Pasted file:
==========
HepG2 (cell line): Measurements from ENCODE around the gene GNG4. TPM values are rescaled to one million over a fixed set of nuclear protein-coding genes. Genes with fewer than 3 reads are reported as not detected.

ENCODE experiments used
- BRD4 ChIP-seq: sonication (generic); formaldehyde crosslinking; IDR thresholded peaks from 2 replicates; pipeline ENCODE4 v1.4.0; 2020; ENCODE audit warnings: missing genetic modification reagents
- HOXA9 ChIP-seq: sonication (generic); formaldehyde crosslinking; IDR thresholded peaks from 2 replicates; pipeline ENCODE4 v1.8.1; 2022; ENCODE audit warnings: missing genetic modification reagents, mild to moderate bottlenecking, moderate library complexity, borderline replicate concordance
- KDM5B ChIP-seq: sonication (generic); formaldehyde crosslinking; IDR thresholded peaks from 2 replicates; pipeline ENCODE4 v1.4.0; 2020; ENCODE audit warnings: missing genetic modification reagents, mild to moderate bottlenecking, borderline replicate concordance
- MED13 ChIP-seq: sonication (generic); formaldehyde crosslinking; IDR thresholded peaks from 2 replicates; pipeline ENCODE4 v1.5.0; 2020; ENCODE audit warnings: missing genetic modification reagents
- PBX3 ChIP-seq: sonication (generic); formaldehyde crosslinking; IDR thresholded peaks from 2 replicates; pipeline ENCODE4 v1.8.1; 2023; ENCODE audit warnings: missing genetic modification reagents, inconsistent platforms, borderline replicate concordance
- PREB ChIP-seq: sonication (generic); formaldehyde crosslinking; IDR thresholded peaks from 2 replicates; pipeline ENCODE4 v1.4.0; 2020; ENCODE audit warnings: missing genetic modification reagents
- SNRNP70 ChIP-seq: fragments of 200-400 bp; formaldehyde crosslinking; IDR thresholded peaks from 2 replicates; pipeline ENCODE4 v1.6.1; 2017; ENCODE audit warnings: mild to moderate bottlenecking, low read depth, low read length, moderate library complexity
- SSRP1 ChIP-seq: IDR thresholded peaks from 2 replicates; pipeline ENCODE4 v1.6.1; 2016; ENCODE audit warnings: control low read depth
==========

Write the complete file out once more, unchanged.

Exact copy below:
HepG2 (cell line): Measurements from ENCODE around the gene GNG4. TPM values are rescaled to one million over a fixed set of nuclear protein-coding genes. Genes with fewer than 3 reads are reported as not detected.

ENCODE experiments used
- BRD4 ChIP-seq: sonication (generic); formaldehyde crosslinking; IDR thresholded peaks from 2 replicates; pipeline ENCODE4 v1.4.0; 2020; ENCODE audit warnings: missing genetic modification reagents
- HOXA9 ChIP-seq: sonication (generic); formaldehyde crosslinking; IDR thresholded peaks from 2 replicates; pipeline ENCODE4 v1.8.1; 2022; ENCODE audit warnings: missing genetic modification reagents, mild to moderate bottlenecking, moderate library complexity, borderline replicate concordance
- KDM5B ChIP-seq: sonication (generic); formaldehyde crosslinking; IDR thresholded peaks from 2 replicates; pipeline ENCODE4 v1.4.0; 2020; ENCODE audit warnings: missing genetic modification reagents, mild to moderate bottlenecking, borderline replicate concordance
- MED13 ChIP-seq: sonication (generic); formaldehyde crosslinking; IDR thresholded peaks from 2 replicates; pipeline ENCODE4 v1.5.0; 2020; ENCODE audit warnings: missing genetic modification reagents
- PBX3 ChIP-seq: sonication (generic); formaldehyde crosslinking; IDR thresholded peaks from 2 replicates; pipeline ENCODE4 v1.8.1; 2023; ENCODE audit warnings: missing genetic modification reagents, inconsistent platforms, borderline replicate concordance
- PREB ChIP-seq: sonication (generic); formaldehyde crosslinking; IDR thresholded peaks from 2 replicates; pipeline ENCODE4 v1.4.0; 2020; ENCODE audit warnings: missing genetic modification reagents
- SNRNP70 ChIP-seq: fragments of 200-400 bp; formaldehyde crosslinking; IDR thresholded peaks from 2 replicates; pipeline ENCODE4 v1.6.1; 2017; ENCODE audit warnings: mild to moderate bottlenecking, low read depth, low read length, moderate library complexity
- SSRP1 ChIP-seq: IDR thresholded peaks from 2 replicates; pipeline ENCODE4 v1.6.1; 2016; ENCODE audit warnings: control low read depth